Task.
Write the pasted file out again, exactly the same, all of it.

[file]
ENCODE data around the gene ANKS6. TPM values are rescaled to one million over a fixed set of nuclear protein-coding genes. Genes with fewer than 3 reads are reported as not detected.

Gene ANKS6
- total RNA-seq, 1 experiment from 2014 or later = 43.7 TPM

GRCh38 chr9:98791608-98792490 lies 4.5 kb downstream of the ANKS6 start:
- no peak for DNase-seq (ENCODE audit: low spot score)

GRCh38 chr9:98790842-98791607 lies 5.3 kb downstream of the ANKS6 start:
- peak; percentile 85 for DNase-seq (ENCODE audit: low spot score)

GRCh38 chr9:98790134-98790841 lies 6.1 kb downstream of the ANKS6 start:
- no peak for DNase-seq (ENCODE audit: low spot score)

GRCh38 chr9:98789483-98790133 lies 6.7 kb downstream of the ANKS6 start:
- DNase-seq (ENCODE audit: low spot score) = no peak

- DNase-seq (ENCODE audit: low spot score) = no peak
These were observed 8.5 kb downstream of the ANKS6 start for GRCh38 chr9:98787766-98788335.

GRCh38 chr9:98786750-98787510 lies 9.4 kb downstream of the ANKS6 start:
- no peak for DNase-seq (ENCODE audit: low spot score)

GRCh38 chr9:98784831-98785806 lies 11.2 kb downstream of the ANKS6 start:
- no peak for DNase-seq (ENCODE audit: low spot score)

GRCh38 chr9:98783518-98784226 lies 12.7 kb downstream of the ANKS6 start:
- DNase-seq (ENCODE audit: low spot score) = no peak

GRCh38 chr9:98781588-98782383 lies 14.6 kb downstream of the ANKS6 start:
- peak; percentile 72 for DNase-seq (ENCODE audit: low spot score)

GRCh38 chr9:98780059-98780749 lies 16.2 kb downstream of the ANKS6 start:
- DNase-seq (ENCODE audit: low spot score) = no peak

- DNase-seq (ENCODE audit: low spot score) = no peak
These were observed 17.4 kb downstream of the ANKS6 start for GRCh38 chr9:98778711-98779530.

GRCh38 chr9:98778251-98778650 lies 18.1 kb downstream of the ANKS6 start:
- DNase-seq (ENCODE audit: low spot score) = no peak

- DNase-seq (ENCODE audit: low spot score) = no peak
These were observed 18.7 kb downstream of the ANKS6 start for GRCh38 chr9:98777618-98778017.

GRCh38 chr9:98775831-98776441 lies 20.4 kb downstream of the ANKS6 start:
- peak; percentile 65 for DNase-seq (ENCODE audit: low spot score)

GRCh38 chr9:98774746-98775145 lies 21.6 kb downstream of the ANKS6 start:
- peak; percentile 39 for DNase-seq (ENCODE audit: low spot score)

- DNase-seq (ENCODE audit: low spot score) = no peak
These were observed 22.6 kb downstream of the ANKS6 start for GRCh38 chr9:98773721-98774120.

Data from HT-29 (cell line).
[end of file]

ENCODE data around the gene ANKS6. TPM values are rescaled to one million over a fixed set of nuclear protein-coding genes. Genes with fewer than 3 reads are reported as not detected.

Gene ANKS6
- total RNA-seq, 1 experiment from 2014 or later = 43.7 TPM

GRCh38 chr9:98791608-98792490 lies 4.5 kb downstream of the ANKS6 start:
- no peak for DNase-seq (ENCODE audit: low spot score)

GRCh38 chr9:98790842-98791607 lies 5.3 kb downstream of the ANKS6 start:
- peak; percentile 85 for DNase-seq (ENCODE audit: low spot score)

GRCh38 chr9:98790134-98790841 lies 6.1 kb downstream of the ANKS6 start:
- no peak for DNase-seq (ENCODE audit: low spot score)

GRCh38 chr9:98789483-98790133 lies 6.7 kb downstream of the ANKS6 start:
- DNase-seq (ENCODE audit: low spot score) = no peak

- DNase-seq (ENCODE audit: low spot score) = no peak
These were observed 8.5 kb downstream of the ANKS6 start for GRCh38 chr9:98787766-98788335.

GRCh38 chr9:98786750-98787510 lies 9.4 kb downstream of the ANKS6 start:
- no peak for DNase-seq (ENCODE audit: low spot score)

GRCh38 chr9:98784831-98785806 lies 11.2 kb downstream of the ANKS6 start:
- no peak for DNase-seq (ENCODE audit: low spot score)

GRCh38 chr9:98783518-98784226 lies 12.7 kb downstream of the ANKS6 start:
- DNase-seq (ENCODE audit: low spot score) = no peak

GRCh38 chr9:98781588-98782383 lies 14.6 kb downstream of the ANKS6 start:
- peak; percentile 72 for DNase-seq (ENCODE audit: low spot score)

GRCh38 chr9:98780059-98780749 lies 16.2 kb downstream of the ANKS6 start:
- DNase-seq (ENCODE audit: low spot score) = no peak

- DNase-seq (ENCODE audit: low spot score) = no peak
These were observed 17.4 kb downstream of the ANKS6 start for GRCh38 chr9:98778711-98779530.

GRCh38 chr9:98778251-98778650 lies 18.1 kb downstream of the ANKS6 start:
- DNase-seq (ENCODE audit: low spot score) = no peak

- DNase-seq (ENCODE audit: low spot score) = no peak
These were observed 18.7 kb downstream of the ANKS6 start for GRCh38 chr9:98777618-98778017.

GRCh38 chr9:98775831-98776441 lies 20.4 kb downstream of the ANKS6 start:
- peak; percentile 65 for DNase-seq (ENCODE audit: low spot score)

GRCh38 chr9:98774746-98775145 lies 21.6 kb downstream of the ANKS6 start:
- peak; percentile 39 for DNase-seq (ENCODE audit: low spot score)

- DNase-seq (ENCODE audit: low spot score) = no peak
These were observed 22.6 kb downstream of the ANKS6 start for GRCh38 chr9:98773721-98774120.

Data from HT-29 (cell line).